“Sometimes they miss school because they’re having a hard time. They are not opposed to coming back to school, but they recognize that they’ve been out for so long that they have a mountain of work coming back, and that in and of itself is too much to face,” Kopacko said.
One of the ways Kopacko encourages students to get back on track is to reach out to their teachers for help. If a student communicates with their teachers about what is going on that is causing them to miss school, teachers are usually flexible and willing to work with them.

Graphic by Lizzy Edwards.

Mr. Boytim, who teaches Data Science and Quantitative Reasoning, sees how challenging it can be for his students to catch up after missing class.
“Absences are a major issue,” Boytim said. “Not even so much with kids missing a lot of days in a row, but two days a week with illness really adds up. Everything builds, so if you miss an important lab, it’s going to be really hard to do newer labs.”
Boytim utilizes Academic Lab as a time for students to get any extra help they may need.
“I’m available pretty much any day so they can come in and work,” Boytim said.
Brooklyn McCullough, a sophomore at WHS, missed large quantities of school during her freshman year. Like many students, the things going on in her personal life were contributing to her absences.
“It was just the fact that I had a lot going on in my home life, so it was a lot of a struggle just to get [to school],” McCullough said.
During this time, McCullough and her parents received notices from the school that she was truant. After missing so much school, McCullough found it difficult to catch up on her school work, but felt that her teachers were very understanding and helpful.
“It was very difficult to catch up; it took me about two weeks to catch up on one class,” McCullough said. “I just went to different teachers asking for help and making sure I actually understood and wasn’t just doing my own thing.”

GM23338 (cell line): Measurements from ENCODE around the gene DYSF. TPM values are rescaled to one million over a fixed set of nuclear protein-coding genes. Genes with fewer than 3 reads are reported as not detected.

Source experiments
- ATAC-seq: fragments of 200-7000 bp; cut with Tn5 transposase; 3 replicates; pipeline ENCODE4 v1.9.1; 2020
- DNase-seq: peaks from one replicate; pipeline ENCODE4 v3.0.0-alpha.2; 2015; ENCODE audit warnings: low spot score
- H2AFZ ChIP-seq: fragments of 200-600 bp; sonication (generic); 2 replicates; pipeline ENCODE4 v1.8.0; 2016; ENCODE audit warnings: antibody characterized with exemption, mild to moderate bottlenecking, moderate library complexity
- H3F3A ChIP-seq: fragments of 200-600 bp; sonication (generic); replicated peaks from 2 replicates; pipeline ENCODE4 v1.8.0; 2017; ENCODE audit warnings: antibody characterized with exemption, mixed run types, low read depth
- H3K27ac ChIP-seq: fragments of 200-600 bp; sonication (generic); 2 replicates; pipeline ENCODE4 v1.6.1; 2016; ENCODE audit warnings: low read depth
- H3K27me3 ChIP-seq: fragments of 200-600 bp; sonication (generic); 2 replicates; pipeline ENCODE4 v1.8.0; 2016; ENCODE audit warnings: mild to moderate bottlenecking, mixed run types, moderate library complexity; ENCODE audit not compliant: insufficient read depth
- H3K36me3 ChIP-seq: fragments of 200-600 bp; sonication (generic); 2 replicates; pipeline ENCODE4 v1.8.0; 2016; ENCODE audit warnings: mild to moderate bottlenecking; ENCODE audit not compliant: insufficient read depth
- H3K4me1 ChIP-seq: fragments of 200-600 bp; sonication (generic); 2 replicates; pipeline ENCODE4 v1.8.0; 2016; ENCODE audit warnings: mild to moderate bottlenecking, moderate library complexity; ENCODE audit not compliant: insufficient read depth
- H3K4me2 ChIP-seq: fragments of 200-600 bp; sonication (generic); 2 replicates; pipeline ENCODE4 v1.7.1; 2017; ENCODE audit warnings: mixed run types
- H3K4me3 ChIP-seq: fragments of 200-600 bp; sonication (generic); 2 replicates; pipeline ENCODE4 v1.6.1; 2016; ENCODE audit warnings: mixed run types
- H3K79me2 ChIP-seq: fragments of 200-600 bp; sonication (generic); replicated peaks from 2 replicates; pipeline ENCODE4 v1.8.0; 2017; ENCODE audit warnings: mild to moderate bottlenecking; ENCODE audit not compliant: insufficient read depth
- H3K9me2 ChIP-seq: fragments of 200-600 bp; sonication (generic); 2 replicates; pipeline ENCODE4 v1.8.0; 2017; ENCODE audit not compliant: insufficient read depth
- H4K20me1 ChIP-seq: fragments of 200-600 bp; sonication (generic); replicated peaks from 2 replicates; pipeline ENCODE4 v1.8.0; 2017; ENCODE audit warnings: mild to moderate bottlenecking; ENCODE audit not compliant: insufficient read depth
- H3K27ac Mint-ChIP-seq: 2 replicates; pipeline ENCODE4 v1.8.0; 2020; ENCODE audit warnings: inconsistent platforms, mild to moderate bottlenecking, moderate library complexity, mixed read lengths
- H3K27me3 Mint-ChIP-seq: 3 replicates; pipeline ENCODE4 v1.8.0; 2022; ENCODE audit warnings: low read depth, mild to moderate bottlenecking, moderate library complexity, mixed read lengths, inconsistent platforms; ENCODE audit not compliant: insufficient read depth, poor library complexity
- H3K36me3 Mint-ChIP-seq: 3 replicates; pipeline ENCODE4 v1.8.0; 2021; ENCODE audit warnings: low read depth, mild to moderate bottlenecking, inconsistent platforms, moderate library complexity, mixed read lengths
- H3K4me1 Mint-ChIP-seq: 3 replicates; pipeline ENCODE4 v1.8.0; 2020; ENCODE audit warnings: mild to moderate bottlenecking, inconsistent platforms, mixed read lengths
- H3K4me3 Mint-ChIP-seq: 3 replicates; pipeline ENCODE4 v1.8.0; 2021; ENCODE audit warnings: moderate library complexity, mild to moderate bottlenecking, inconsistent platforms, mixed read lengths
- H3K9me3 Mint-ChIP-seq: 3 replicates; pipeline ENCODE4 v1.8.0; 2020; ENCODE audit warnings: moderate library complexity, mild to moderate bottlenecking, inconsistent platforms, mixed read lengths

Even with the support McCullough has received from teachers, her life situation is still preventing her from attending school regularly.
“It’s much better this year–not as many absences, but still difficult,” McCullough said. “I’m still going through the same stuff since last year.”
Despite the efforts of the administration, absence rates throughout the district are still high. Kopacko feels that helping kids develop a better relationship with school is crucial to bringing down these rates.
“I really believe in getting every kid feeling connected to school,” Kopacko said. “That can happen a bunch of different ways, whether it’s through extracurriculars, friendships, relationships with teachers, or just feeling like this school is [their] school. I think that in and of itself can make a huge difference.”

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About the Contributors
Lizzy Edwards
Lizzy Edwards, In-Depth Editor
Lizzy Edwards is the In-Depth editor for The Bruin. She has been on the staff for two years. Her favorite departments to write in are In-Depth and Features, and two of her favorite stories she wrote were In-Depths about the election in Ohio and the 55th anniversary of the Bruin. Her favorite part of being on the Bruin staff is working together with the rest of the staff to write stories that are interesting and relevant to the community. She finds it very rewarding to plan a story and layout and see it all come together on the page.
Riley Hunt
Riley Hunt, Staff Writer
Noah Johnson
Noah Johnson, Staff Writer
Noah Johnson has been on the Bruin staff for one year, as well as the introductory course. He joined to learn more about journalism and get the experience that being a news writer brings. The story he is most proud of is "Taylor Swift Reclaims Her Masters With Newest Re-Record." Noah hopes to become a museum curator after he finishes college. His passions include music, history, and travel. He loves to visit new places and see the world. His favorite place he has visited is Boston.
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    JimMar 19, 2024 at 2:34 pm

    Very interesting and somewhat shocking to my Boomer eyes read. Excellent article. Congrats to our young Bruin journalists.